I don’t think I can remember a time when I wasn’t a Christian. My father is a minister at a church in Wayne, so I have been in the church my entire life. When you grow up as a pastor’s kid, you usually turn out one of two ways: either you rebel and reject God completely, or you make being a good pastor’s kid part of your identity. Growing up, I thought that because I wasn’t the first kind of pastor’s kid, I must be the second. I knew a lot about the Bible and how it applied to daily living, but that is where my relationship with God ended. I had never really thought that maybe I was just operating on autopilot, using my knowledge and standing in the church to convince myself that I was following Christ.
In public high school, I started to encounter Jesus on a more personal and convicting level by seeing how following Christ was supposed to shape my life. Lifeguards emphasized “[coming] to know and treasure Jesus” rather than having religious knowledge to “be changed to be like Jesus.” I was beginning to grasp that my faith couldn’t stop at mere understanding – it required action, both physical and from the heart. I went to a Christian university and quickly became involved in missions and other ministries. I attended an inner-city church and saw the power of the gospel to transform lives and the way that transformation was being lived out by the congregation. I also had a professor that emphasized the “social justice” teachings of Jesus without compromising the gospel – but this never truly influenced my daily faith. Yes, I wanted to follow Jesus, I believed in Him, and I even worked to spread his message, but I wasn’t working to transform my heart and mind beyond that action. By senior year, I was back to coasting through my faith.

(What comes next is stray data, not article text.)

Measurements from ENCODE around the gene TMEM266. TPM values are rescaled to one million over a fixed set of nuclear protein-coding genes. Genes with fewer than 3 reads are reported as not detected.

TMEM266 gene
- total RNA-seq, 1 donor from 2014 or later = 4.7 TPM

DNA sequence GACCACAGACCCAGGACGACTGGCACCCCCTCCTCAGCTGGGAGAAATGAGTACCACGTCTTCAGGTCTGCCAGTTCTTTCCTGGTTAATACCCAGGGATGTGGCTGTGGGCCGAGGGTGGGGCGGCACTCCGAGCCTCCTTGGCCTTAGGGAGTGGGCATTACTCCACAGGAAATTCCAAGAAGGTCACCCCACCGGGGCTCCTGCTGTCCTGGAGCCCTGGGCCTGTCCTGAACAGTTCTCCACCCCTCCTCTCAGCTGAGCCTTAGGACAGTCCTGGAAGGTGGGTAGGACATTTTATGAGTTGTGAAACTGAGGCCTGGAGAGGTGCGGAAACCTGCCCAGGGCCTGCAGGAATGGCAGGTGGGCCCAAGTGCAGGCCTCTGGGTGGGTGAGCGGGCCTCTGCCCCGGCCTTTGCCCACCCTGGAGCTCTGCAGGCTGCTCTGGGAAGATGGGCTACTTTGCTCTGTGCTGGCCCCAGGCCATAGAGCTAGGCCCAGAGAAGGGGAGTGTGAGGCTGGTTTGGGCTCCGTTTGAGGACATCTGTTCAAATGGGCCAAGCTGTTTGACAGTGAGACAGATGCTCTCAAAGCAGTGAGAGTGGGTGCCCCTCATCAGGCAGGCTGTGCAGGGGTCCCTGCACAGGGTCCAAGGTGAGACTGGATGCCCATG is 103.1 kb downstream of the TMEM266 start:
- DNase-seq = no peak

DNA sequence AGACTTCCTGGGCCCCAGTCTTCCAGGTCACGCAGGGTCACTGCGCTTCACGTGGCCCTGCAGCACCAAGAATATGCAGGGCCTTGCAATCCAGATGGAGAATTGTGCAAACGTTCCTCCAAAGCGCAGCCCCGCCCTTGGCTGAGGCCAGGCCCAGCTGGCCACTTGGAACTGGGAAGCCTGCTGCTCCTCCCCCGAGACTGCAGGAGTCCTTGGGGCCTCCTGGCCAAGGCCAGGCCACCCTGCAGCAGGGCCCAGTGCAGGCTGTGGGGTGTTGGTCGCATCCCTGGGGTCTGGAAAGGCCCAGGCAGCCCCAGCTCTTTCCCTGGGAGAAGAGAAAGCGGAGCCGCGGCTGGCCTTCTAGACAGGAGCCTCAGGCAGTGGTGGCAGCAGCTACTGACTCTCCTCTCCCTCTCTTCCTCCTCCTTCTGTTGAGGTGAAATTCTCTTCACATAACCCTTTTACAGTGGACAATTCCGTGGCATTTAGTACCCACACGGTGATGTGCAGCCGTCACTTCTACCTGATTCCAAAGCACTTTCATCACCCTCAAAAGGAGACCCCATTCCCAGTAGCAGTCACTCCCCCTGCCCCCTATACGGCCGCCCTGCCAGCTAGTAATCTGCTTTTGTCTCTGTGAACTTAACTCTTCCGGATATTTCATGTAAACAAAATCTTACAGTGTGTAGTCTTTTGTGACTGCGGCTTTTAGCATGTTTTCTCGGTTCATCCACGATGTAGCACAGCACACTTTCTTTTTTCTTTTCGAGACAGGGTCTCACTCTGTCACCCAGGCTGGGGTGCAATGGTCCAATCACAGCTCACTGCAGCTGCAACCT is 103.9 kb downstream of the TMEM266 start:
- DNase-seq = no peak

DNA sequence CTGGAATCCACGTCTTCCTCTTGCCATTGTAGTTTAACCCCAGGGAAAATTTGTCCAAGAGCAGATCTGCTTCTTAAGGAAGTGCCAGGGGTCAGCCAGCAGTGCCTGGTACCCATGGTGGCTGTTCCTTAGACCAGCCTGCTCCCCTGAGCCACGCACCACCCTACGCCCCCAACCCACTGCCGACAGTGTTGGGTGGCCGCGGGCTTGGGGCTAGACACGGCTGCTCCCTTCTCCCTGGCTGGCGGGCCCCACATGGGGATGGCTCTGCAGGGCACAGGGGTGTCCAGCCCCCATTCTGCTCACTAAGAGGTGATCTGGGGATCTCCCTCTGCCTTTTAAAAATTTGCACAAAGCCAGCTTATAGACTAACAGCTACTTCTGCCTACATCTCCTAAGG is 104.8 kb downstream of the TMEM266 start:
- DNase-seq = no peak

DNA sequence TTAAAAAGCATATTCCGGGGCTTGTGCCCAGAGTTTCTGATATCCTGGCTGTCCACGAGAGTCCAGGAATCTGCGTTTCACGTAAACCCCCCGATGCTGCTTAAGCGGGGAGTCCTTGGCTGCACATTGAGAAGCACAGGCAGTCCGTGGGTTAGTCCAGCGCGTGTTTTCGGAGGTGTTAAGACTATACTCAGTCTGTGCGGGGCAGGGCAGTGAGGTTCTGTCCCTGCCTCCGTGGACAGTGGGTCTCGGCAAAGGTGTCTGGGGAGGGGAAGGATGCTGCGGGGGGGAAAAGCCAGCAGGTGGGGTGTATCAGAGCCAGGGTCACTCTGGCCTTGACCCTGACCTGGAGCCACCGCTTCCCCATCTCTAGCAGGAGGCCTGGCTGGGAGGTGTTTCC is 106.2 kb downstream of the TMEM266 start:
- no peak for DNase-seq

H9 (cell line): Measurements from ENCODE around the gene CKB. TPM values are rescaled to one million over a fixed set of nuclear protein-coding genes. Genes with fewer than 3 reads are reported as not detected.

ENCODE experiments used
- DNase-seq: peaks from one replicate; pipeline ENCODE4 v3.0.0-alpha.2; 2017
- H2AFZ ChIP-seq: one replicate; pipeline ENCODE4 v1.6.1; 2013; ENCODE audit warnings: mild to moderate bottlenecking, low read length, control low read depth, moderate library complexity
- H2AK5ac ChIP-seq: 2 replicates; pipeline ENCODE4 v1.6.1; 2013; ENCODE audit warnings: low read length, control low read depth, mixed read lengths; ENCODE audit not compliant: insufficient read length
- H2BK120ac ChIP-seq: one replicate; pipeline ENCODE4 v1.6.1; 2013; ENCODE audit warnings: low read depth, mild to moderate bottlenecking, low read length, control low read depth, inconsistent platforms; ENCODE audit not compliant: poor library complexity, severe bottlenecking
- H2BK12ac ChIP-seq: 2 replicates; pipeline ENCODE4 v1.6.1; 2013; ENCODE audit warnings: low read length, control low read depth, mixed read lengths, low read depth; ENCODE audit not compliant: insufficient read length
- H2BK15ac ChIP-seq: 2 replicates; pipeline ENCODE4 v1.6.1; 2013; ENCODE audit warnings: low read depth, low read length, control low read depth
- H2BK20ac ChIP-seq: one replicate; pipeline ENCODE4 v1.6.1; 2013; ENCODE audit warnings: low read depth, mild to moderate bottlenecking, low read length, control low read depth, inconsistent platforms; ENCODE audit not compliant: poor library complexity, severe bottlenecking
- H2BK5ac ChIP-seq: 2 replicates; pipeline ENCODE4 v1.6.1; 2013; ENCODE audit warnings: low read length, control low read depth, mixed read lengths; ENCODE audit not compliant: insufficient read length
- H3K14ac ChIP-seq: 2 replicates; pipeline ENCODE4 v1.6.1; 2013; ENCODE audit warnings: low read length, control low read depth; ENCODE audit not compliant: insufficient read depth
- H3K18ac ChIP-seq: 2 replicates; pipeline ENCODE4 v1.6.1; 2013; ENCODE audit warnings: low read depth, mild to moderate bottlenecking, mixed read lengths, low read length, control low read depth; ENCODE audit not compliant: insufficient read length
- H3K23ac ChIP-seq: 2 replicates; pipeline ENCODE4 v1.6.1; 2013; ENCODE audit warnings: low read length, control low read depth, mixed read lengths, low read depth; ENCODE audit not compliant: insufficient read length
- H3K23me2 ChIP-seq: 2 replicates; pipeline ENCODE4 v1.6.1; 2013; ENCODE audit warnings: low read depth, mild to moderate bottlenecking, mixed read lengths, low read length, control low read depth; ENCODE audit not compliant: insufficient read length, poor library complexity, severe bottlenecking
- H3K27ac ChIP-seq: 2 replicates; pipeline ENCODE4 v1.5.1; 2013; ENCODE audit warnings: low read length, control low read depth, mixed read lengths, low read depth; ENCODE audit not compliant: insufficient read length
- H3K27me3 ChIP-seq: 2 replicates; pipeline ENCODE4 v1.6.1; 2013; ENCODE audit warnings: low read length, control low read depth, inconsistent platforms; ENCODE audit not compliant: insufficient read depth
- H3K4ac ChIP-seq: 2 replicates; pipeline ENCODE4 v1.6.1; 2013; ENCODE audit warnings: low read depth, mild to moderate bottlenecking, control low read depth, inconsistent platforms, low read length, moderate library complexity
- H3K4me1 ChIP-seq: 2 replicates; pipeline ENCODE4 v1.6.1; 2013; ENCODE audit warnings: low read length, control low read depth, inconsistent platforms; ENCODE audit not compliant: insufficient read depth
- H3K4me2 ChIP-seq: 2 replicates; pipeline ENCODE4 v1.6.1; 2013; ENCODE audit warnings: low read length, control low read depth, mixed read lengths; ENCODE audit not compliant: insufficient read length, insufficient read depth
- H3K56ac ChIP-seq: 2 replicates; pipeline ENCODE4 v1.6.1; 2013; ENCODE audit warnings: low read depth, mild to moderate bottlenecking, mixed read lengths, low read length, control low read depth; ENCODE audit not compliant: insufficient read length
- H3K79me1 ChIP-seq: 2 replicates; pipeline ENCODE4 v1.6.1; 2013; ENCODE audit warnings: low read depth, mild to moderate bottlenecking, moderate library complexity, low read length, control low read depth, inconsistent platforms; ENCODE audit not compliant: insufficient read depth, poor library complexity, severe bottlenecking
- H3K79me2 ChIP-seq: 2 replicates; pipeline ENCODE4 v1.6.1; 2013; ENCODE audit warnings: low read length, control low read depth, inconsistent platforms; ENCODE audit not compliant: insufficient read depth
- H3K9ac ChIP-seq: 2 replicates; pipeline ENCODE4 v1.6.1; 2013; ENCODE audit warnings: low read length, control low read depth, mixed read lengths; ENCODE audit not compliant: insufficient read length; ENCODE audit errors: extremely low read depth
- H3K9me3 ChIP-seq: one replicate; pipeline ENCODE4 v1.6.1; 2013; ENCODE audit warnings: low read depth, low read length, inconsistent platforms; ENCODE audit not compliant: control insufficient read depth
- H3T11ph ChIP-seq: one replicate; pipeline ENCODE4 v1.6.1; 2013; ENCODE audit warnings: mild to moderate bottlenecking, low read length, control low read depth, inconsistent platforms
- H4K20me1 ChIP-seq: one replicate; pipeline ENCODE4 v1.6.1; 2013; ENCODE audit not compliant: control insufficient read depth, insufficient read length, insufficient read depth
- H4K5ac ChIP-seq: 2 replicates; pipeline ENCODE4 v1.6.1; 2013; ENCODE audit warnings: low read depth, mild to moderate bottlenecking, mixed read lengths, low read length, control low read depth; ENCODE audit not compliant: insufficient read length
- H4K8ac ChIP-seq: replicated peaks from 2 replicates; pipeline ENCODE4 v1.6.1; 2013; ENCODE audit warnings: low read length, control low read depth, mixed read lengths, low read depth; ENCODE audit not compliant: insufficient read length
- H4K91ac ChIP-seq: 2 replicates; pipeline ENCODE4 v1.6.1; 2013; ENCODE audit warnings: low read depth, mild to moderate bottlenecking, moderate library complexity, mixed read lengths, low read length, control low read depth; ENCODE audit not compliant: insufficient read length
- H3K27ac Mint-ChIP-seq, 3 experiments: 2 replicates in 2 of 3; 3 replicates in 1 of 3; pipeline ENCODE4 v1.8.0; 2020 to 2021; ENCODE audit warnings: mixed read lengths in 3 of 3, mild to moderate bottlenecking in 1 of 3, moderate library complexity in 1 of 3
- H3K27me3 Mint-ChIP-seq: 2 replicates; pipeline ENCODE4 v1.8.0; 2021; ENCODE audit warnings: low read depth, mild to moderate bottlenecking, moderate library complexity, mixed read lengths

When I graduated, I came back to Dearborn and began working in the secular world. I was seen as a Christian at work, but I didn’t make a specific effort to spread the gospel through my words and actions. I attended a few churches off and on before coming to DCF and joining the “young adult” small group. It wasn’t until joining that I started to realize how my walk with Christ was on cruise control. Through my relationship with small group this year, the Lord convicted me that I was not living my life out of love for Christ, but rather out of habit and obligation. Small group furthered the Lifeguards mission statement of treasuring Jesus and they are helping me along the way, holding me accountable to spend time in His Word daily, surround myself with a godly community of believers, and constantly be in prayer. Being a Christian is more than having knowledge about God or even doing good things in his name. It is loving Christ that must come first – before knowledge, before community, before anything.
If Ian's testimony of learning to put Christ first has encouraged you, let him know when you see him or send Ian a note at firstname.lastname@example.org.